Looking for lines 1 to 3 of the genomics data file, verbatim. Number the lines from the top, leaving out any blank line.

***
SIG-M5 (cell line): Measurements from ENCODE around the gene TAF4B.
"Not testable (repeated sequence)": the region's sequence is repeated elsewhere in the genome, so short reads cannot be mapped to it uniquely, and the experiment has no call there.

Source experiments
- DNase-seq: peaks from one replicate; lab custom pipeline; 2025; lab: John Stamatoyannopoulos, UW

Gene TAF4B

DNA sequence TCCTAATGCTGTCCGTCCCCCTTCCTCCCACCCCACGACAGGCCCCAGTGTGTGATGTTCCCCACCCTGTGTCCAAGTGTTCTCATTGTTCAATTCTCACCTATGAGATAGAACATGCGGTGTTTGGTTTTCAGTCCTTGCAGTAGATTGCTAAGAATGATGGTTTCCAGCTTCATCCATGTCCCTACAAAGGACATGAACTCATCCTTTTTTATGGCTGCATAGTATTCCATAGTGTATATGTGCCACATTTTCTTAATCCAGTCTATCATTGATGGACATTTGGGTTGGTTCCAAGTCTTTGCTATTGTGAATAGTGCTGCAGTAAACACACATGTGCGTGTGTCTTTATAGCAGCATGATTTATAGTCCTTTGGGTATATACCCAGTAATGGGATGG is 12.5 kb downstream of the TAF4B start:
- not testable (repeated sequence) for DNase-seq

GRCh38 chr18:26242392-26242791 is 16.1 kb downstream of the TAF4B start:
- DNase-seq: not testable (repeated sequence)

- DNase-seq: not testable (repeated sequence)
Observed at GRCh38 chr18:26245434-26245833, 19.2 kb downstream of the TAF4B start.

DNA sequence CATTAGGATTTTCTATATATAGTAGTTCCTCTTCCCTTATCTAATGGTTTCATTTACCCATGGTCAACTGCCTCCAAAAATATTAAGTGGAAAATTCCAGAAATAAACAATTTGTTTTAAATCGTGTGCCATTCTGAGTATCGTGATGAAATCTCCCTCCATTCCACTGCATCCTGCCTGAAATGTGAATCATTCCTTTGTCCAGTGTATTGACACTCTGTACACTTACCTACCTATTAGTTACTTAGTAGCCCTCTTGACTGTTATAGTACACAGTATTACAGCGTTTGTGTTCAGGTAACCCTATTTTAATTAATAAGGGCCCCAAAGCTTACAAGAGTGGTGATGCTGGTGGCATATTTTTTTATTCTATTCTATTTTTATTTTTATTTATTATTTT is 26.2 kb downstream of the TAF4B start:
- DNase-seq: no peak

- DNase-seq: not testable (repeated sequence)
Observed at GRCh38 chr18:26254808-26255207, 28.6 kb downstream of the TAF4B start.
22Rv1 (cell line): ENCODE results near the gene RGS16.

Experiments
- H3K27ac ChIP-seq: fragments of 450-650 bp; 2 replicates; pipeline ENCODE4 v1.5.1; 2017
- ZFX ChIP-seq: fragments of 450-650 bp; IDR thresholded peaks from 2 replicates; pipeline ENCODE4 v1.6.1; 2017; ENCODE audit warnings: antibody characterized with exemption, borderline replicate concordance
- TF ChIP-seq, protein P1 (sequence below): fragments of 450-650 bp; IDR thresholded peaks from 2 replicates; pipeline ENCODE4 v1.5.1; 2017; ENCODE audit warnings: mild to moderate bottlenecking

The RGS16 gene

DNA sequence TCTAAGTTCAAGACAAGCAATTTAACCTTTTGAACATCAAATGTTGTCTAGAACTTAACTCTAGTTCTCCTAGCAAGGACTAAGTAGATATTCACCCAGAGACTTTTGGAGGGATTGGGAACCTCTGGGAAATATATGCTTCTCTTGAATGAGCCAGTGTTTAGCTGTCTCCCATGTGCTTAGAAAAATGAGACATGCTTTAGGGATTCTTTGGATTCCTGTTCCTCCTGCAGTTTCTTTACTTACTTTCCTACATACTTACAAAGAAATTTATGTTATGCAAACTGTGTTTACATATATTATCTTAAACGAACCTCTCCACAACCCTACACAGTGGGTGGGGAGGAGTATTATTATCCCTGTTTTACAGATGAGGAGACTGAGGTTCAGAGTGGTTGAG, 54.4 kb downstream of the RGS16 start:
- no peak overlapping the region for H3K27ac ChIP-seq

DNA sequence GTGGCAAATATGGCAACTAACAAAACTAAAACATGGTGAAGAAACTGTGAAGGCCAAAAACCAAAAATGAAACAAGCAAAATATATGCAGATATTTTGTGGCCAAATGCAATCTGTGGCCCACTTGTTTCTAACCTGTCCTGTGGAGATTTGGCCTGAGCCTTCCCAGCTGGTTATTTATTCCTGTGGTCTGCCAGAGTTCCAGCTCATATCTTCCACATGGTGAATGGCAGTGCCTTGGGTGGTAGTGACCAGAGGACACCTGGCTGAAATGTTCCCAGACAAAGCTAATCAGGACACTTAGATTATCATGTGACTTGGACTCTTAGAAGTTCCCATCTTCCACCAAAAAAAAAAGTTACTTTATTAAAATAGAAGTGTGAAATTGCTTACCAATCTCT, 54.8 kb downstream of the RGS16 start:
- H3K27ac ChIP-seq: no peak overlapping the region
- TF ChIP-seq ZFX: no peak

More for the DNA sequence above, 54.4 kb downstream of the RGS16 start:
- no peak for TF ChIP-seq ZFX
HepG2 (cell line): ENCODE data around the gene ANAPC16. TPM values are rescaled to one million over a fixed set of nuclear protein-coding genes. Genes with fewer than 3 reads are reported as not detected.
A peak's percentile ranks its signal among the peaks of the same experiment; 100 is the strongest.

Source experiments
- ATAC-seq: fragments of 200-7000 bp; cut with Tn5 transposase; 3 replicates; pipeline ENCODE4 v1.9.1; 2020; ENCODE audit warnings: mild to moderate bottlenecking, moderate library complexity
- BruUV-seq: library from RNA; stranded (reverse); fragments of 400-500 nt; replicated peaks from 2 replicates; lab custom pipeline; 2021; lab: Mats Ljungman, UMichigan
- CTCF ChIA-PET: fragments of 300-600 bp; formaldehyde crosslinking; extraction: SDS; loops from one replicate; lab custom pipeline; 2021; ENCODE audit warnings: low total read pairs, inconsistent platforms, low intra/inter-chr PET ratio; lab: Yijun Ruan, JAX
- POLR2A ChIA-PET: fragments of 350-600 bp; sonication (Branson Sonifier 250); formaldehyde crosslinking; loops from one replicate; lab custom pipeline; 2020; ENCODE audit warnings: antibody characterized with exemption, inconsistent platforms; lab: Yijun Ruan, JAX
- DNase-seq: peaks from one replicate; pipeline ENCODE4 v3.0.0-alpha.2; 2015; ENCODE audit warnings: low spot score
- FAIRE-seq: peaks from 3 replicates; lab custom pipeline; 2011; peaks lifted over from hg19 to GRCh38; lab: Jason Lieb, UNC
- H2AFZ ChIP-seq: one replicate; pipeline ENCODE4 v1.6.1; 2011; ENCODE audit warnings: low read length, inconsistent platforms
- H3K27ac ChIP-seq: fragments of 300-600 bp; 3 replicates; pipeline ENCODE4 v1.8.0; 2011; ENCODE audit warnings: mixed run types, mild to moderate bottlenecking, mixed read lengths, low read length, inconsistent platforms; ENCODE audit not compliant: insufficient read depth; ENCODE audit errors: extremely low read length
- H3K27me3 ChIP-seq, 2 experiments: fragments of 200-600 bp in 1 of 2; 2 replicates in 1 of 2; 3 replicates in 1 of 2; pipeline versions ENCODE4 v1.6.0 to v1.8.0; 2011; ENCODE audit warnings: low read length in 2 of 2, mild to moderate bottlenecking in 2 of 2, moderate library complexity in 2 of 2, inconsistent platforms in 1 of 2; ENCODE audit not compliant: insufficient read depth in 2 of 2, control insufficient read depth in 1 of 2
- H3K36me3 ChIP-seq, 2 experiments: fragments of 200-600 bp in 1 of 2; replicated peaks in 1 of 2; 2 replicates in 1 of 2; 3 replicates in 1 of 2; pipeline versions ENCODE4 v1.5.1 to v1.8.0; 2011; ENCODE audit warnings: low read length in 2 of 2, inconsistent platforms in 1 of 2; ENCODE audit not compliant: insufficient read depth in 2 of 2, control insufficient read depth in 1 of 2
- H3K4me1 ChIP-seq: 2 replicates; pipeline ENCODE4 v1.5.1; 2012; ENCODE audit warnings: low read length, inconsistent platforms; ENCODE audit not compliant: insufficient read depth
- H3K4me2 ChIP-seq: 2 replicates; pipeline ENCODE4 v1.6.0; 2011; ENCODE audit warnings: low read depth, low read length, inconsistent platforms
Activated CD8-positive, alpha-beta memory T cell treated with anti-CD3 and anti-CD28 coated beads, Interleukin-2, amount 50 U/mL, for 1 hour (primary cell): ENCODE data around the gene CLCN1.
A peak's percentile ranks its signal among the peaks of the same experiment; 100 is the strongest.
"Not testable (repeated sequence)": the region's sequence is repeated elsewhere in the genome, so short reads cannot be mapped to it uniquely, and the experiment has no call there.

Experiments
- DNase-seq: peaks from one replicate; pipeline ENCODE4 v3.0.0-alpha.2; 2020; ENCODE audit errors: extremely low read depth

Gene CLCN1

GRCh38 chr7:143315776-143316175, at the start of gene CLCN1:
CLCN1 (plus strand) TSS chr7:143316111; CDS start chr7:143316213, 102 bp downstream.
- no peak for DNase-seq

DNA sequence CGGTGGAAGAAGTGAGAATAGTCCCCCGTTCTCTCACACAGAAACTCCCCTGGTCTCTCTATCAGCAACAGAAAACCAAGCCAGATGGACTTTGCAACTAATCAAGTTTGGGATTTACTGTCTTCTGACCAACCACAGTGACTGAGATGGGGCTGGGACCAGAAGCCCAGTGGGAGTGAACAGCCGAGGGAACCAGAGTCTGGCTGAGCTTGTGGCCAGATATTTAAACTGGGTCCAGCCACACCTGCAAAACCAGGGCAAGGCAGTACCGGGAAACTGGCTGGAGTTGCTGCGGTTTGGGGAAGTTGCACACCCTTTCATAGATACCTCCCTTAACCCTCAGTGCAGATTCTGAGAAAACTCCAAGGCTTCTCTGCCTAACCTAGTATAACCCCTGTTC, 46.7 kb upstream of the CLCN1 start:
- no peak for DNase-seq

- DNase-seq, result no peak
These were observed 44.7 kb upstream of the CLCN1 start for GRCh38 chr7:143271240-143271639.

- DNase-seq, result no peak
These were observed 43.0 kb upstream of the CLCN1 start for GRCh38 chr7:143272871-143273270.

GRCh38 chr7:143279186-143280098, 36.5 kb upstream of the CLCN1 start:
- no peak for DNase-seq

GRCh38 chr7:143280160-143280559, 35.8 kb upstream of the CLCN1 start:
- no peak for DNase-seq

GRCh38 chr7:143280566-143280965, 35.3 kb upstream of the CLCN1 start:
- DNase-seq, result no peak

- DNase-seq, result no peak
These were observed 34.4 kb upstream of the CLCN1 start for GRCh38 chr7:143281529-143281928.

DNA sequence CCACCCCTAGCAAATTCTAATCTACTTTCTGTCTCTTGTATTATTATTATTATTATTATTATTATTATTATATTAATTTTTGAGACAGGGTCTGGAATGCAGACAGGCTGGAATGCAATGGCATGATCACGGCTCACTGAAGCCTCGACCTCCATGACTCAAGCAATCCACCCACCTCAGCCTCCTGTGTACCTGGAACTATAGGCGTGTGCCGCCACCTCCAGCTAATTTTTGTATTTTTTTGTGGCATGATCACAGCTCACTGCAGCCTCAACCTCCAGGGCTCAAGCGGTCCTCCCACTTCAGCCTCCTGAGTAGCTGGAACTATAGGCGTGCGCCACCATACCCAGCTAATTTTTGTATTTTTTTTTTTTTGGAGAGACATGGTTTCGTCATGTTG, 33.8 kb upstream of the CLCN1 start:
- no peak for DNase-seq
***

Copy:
SIG-M5 (cell line): Measurements from ENCODE around the gene TAF4B.
"Not testable (repeated sequence)": the region's sequence is repeated elsewhere in the genome, so short reads cannot be mapped to it uniquely, and the experiment has no call there.

Source experiments